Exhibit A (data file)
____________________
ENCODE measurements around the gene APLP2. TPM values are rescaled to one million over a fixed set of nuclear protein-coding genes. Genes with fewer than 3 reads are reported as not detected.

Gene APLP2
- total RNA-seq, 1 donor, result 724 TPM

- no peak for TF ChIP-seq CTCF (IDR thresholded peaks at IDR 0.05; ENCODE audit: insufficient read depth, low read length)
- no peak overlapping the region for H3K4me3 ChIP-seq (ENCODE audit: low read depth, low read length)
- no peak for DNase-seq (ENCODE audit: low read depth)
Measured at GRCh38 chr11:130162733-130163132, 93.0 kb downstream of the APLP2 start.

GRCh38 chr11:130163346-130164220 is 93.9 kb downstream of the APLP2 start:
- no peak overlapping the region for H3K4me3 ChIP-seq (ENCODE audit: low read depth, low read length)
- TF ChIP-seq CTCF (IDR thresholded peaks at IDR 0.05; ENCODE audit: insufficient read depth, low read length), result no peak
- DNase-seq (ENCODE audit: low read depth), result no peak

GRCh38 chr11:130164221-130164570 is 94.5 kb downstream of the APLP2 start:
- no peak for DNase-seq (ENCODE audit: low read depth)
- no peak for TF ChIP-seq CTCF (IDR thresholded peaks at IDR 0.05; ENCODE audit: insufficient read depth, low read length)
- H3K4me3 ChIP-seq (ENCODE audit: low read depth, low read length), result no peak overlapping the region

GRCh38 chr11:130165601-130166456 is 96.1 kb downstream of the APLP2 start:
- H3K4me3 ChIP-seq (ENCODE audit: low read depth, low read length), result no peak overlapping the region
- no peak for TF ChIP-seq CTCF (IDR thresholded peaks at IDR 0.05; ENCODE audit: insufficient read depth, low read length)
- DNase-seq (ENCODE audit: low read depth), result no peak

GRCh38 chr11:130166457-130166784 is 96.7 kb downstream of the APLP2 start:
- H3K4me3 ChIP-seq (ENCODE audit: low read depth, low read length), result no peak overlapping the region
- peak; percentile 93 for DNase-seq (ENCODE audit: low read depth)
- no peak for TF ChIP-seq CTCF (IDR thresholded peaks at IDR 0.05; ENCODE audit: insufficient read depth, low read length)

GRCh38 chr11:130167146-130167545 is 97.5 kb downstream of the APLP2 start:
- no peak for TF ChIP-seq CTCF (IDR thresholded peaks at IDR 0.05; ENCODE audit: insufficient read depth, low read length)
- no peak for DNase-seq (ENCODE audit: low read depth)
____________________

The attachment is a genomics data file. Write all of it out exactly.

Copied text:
ENCODE measurements around the gene APLP2. TPM values are rescaled to one million over a fixed set of nuclear protein-coding genes. Genes with fewer than 3 reads are reported as not detected.

Gene APLP2
- total RNA-seq, 1 donor, result 724 TPM

- no peak for TF ChIP-seq CTCF (IDR thresholded peaks at IDR 0.05; ENCODE audit: insufficient read depth, low read length)
- no peak overlapping the region for H3K4me3 ChIP-seq (ENCODE audit: low read depth, low read length)
- no peak for DNase-seq (ENCODE audit: low read depth)
Measured at GRCh38 chr11:130162733-130163132, 93.0 kb downstream of the APLP2 start.

GRCh38 chr11:130163346-130164220 is 93.9 kb downstream of the APLP2 start:
- no peak overlapping the region for H3K4me3 ChIP-seq (ENCODE audit: low read depth, low read length)
- TF ChIP-seq CTCF (IDR thresholded peaks at IDR 0.05; ENCODE audit: insufficient read depth, low read length), result no peak
- DNase-seq (ENCODE audit: low read depth), result no peak

GRCh38 chr11:130164221-130164570 is 94.5 kb downstream of the APLP2 start:
- no peak for DNase-seq (ENCODE audit: low read depth)
- no peak for TF ChIP-seq CTCF (IDR thresholded peaks at IDR 0.05; ENCODE audit: insufficient read depth, low read length)
- H3K4me3 ChIP-seq (ENCODE audit: low read depth, low read length), result no peak overlapping the region

GRCh38 chr11:130165601-130166456 is 96.1 kb downstream of the APLP2 start:
- H3K4me3 ChIP-seq (ENCODE audit: low read depth, low read length), result no peak overlapping the region
- no peak for TF ChIP-seq CTCF (IDR thresholded peaks at IDR 0.05; ENCODE audit: insufficient read depth, low read length)
- DNase-seq (ENCODE audit: low read depth), result no peak

GRCh38 chr11:130166457-130166784 is 96.7 kb downstream of the APLP2 start:
- H3K4me3 ChIP-seq (ENCODE audit: low read depth, low read length), result no peak overlapping the region
- peak; percentile 93 for DNase-seq (ENCODE audit: low read depth)
- no peak for TF ChIP-seq CTCF (IDR thresholded peaks at IDR 0.05; ENCODE audit: insufficient read depth, low read length)

GRCh38 chr11:130167146-130167545 is 97.5 kb downstream of the APLP2 start:
- no peak for TF ChIP-seq CTCF (IDR thresholded peaks at IDR 0.05; ENCODE audit: insufficient read depth, low read length)
- no peak for DNase-seq (ENCODE audit: low read depth)